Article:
Growing Up in a Military Family: Dealing With Isolation

Feeling alone

Being part of a military family offers people ample benefits, but also several drawbacks. One of those drawbacks is feelings of isolation. Knowing how to recognize feelings and attitudes related to isolation, and ways to prevent or remedy loneliness, is key to creating a healthy lifestyle for military families.

Why Isolation Occurs in Military Families

If your family is a military family, moving around is likely a part of your lifestyle. Military families find that relocations come with the territory, and moving frequently may result in feelings of isolation and loneliness. When active military family members make a move because of a job, their families sometimes need to leave life behind and move to the next military base. Here, they need to start all over again, making new friends and connections.

Isolation and sadness in military families is a common feeling for many. In fact, studies have shown that more than 1/3 of military families feel that they have no one to turn to when they need a favor. It's hard to live your life feeling like an island. Being uprooted on a continual basis is a challenge that must be faced, addressed, and remedied.

Feelings Related to Being Isolated From Friends and Family

Living in a new town or at a new base can be an exciting adventure for the entire family, but it can also be a lonely one. Once your family settles into their new home and your spouse returns to their military duties, where does that leave you? The answer is, in a lonely space. When people feel disconnected from others or isolated, other negative thoughts, feelings, and emotions can creep in, wreaking havoc on a person's mental health. Military family members who feel isolated might find themselves experiencing anxiety and depression. They might stay withdrawn and nervous, and consider not reaching out to anyone because, why bother? It's hard to make friends only to know that you may have to leave them once again with a subsequent move.

Moving past these negative feelings is key to combatting isolation. You need human contact and people to count on during trying times. Military families know that challenging times will come, and recreating a new support system in a new place is essential. Military family members can also feel alone and isolated without a big move. When they have a spouse away on active duty, depression and loneliness can ensue. Studies have found that 7% of military partners met the criteria for clinical depression, compared to only 3% of partners in the general population.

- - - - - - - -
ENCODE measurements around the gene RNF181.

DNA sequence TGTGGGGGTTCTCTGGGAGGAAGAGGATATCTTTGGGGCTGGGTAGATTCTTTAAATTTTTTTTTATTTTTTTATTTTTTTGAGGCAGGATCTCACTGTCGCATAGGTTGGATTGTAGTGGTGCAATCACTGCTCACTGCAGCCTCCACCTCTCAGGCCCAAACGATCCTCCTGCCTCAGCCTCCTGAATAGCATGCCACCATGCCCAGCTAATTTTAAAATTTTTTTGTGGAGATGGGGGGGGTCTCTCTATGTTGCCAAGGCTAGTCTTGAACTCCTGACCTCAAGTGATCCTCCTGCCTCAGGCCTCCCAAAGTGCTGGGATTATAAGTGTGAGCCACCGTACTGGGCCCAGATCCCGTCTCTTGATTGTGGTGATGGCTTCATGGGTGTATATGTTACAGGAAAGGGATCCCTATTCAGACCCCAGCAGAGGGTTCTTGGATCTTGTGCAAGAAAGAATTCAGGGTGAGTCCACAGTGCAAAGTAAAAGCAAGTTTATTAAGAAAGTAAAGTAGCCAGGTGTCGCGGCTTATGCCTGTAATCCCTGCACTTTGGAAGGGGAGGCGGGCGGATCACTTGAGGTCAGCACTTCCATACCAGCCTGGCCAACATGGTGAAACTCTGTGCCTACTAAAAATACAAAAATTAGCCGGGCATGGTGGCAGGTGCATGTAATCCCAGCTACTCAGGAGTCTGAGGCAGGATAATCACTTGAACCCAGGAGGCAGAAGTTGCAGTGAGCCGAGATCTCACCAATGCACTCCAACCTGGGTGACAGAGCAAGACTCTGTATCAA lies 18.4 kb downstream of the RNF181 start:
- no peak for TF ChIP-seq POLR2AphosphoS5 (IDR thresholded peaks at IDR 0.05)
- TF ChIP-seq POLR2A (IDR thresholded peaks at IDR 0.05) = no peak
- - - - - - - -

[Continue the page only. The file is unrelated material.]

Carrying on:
Combatting Isolation

When military family members feel lonely and isolated, what can they do? The answer often lies in the people and community surrounding them.

Find On-Base Support

If you and your military family have moved to a new base, you will be surrounded by tons of families who are experiencing similar thoughts and feelings. They know what it's like to live a lifestyle that often takes you from one place to the next with little notice. They know firsthand how isolating and lonely it is when a family member leaves for active duty. The people on base can be amazing support networks during your times of sadness, loneliness, and isolation. Bases can also help connect you to support groups and mental health professionals, should you decide to call on those services.

Stay Connected With Friends and Family

If you have had to move away from loved ones, you are likely feeling the loneliness tenfold. Having no family or friends nearby is an emotional struggle, and you will need strong coping skills to get through your loneliness. Make sure to stay connected to loved ones even if you are physically apart. Thanks to technology, people can now connect through video chatting, text messages, emailing, and all sorts of other modes.

Engage in Healthy Habits

Stay as active and healthy as you can. Get outside and breathe fresh air. Take walks or find a means to exercise in your free time. Think about what brings you joy, and dive in. If you want to meet other people in a new community, consider taking a local class where like-minded people will surround you.

If you have children, get them engaged in activities as well. Sign them up for basketball, soccer, or dance. They will meet new friends, and you might also meet some fun dad or mom friends in the process.

Talk About Your Feelings

Sadness and loneliness can create lasting emotional damage when left unattended. It is important for anyone feeling the negative effects of isolation to seek help. This can come in many forms, including talking to a trusted friend or a professional. Discussing how loneliness impacts you is a start to healing. Suddenly, by opening up about your isolation, you are less alone.

Focus on the Positive

It can be easy to get into a negative thinking cycle with many moves and calls to active duty. A constant state of concern, sadness, and worry is no way to live. Try to focus on the positive aspects of military life as there are plenty of pros. Military families often have benefits like good health coverage, cost-effective living, on-base perks, and tuition assistance. Families can focus on feeling pride for their service members, remembering that their personal sacrifices are helping the country.

Feelings of Isolation Don't Have to Last Forever

Know that if you are experiencing isolation, sadness, and loneliness, there are ways to cope and rise above. Recognizing these emotions is often the first step to combatting them. Seeking out the help you need to move towards a more positive space is also essential. Work to create a community of support and pave a path to a happier, healthier you.

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Growing Up in a Military Family: Dealing With Isolation